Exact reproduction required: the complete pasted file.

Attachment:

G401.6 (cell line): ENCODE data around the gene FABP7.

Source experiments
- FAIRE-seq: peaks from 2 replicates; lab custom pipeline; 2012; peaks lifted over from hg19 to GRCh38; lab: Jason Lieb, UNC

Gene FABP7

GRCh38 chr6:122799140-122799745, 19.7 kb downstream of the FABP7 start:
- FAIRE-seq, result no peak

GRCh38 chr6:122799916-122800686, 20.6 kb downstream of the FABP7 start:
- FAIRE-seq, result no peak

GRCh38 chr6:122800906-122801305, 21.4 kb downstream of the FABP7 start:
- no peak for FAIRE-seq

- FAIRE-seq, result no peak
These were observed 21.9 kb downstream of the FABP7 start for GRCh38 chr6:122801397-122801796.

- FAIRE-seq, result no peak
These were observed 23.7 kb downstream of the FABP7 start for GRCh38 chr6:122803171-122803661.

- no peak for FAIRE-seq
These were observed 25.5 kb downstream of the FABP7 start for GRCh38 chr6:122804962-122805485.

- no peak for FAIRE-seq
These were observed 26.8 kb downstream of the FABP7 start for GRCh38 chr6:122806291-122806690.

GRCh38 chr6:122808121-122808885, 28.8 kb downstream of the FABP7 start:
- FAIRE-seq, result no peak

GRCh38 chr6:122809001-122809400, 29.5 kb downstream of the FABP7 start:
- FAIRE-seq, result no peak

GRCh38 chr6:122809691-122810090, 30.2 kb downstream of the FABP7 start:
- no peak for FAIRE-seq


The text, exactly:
G401.6 (cell line): ENCODE data around the gene FABP7.

Source experiments
- FAIRE-seq: peaks from 2 replicates; lab custom pipeline; 2012; peaks lifted over from hg19 to GRCh38; lab: Jason Lieb, UNC

Gene FABP7

GRCh38 chr6:122799140-122799745, 19.7 kb downstream of the FABP7 start:
- FAIRE-seq, result no peak

GRCh38 chr6:122799916-122800686, 20.6 kb downstream of the FABP7 start:
- FAIRE-seq, result no peak

GRCh38 chr6:122800906-122801305, 21.4 kb downstream of the FABP7 start:
- no peak for FAIRE-seq

- FAIRE-seq, result no peak
These were observed 21.9 kb downstream of the FABP7 start for GRCh38 chr6:122801397-122801796.

- FAIRE-seq, result no peak
These were observed 23.7 kb downstream of the FABP7 start for GRCh38 chr6:122803171-122803661.

- no peak for FAIRE-seq
These were observed 25.5 kb downstream of the FABP7 start for GRCh38 chr6:122804962-122805485.

- no peak for FAIRE-seq
These were observed 26.8 kb downstream of the FABP7 start for GRCh38 chr6:122806291-122806690.

GRCh38 chr6:122808121-122808885, 28.8 kb downstream of the FABP7 start:
- FAIRE-seq, result no peak

GRCh38 chr6:122809001-122809400, 29.5 kb downstream of the FABP7 start:
- FAIRE-seq, result no peak

GRCh38 chr6:122809691-122810090, 30.2 kb downstream of the FABP7 start:
- no peak for FAIRE-seq